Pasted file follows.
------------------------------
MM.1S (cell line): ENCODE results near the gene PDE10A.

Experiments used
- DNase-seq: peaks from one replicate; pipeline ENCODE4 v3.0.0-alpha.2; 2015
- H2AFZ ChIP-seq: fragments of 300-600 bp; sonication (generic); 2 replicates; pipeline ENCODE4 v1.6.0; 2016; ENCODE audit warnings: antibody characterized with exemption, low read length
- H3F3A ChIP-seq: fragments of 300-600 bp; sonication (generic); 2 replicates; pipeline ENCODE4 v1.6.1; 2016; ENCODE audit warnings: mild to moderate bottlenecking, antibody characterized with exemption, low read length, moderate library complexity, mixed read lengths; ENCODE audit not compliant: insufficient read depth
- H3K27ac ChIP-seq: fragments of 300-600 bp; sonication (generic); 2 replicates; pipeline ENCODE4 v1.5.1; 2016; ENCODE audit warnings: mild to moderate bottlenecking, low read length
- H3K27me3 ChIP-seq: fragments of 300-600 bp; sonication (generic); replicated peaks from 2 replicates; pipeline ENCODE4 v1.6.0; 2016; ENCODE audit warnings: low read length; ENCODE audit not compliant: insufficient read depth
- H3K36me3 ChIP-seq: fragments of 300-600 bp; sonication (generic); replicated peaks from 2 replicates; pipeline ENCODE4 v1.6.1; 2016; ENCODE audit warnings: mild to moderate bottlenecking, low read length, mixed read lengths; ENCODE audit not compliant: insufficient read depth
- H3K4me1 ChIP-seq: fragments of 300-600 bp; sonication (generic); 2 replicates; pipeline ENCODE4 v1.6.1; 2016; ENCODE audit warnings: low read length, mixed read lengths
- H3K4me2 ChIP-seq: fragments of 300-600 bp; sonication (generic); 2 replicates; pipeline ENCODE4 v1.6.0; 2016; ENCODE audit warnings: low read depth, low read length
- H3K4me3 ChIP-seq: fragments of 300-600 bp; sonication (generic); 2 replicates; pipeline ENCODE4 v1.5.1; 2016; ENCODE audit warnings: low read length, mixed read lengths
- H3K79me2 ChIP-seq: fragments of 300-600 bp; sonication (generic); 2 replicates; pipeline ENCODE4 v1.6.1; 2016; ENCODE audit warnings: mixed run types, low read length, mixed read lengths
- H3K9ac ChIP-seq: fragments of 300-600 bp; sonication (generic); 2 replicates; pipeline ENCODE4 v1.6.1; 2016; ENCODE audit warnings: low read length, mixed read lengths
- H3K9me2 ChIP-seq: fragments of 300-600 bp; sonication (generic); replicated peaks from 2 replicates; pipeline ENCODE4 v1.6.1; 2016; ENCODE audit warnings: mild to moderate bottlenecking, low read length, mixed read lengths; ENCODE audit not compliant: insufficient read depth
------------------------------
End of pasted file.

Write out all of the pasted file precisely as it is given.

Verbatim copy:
MM.1S (cell line): ENCODE results near the gene PDE10A.

Experiments used
- DNase-seq: peaks from one replicate; pipeline ENCODE4 v3.0.0-alpha.2; 2015
- H2AFZ ChIP-seq: fragments of 300-600 bp; sonication (generic); 2 replicates; pipeline ENCODE4 v1.6.0; 2016; ENCODE audit warnings: antibody characterized with exemption, low read length
- H3F3A ChIP-seq: fragments of 300-600 bp; sonication (generic); 2 replicates; pipeline ENCODE4 v1.6.1; 2016; ENCODE audit warnings: mild to moderate bottlenecking, antibody characterized with exemption, low read length, moderate library complexity, mixed read lengths; ENCODE audit not compliant: insufficient read depth
- H3K27ac ChIP-seq: fragments of 300-600 bp; sonication (generic); 2 replicates; pipeline ENCODE4 v1.5.1; 2016; ENCODE audit warnings: mild to moderate bottlenecking, low read length
- H3K27me3 ChIP-seq: fragments of 300-600 bp; sonication (generic); replicated peaks from 2 replicates; pipeline ENCODE4 v1.6.0; 2016; ENCODE audit warnings: low read length; ENCODE audit not compliant: insufficient read depth
- H3K36me3 ChIP-seq: fragments of 300-600 bp; sonication (generic); replicated peaks from 2 replicates; pipeline ENCODE4 v1.6.1; 2016; ENCODE audit warnings: mild to moderate bottlenecking, low read length, mixed read lengths; ENCODE audit not compliant: insufficient read depth
- H3K4me1 ChIP-seq: fragments of 300-600 bp; sonication (generic); 2 replicates; pipeline ENCODE4 v1.6.1; 2016; ENCODE audit warnings: low read length, mixed read lengths
- H3K4me2 ChIP-seq: fragments of 300-600 bp; sonication (generic); 2 replicates; pipeline ENCODE4 v1.6.0; 2016; ENCODE audit warnings: low read depth, low read length
- H3K4me3 ChIP-seq: fragments of 300-600 bp; sonication (generic); 2 replicates; pipeline ENCODE4 v1.5.1; 2016; ENCODE audit warnings: low read length, mixed read lengths
- H3K79me2 ChIP-seq: fragments of 300-600 bp; sonication (generic); 2 replicates; pipeline ENCODE4 v1.6.1; 2016; ENCODE audit warnings: mixed run types, low read length, mixed read lengths
- H3K9ac ChIP-seq: fragments of 300-600 bp; sonication (generic); 2 replicates; pipeline ENCODE4 v1.6.1; 2016; ENCODE audit warnings: low read length, mixed read lengths
- H3K9me2 ChIP-seq: fragments of 300-600 bp; sonication (generic); replicated peaks from 2 replicates; pipeline ENCODE4 v1.6.1; 2016; ENCODE audit warnings: mild to moderate bottlenecking, low read length, mixed read lengths; ENCODE audit not compliant: insufficient read depth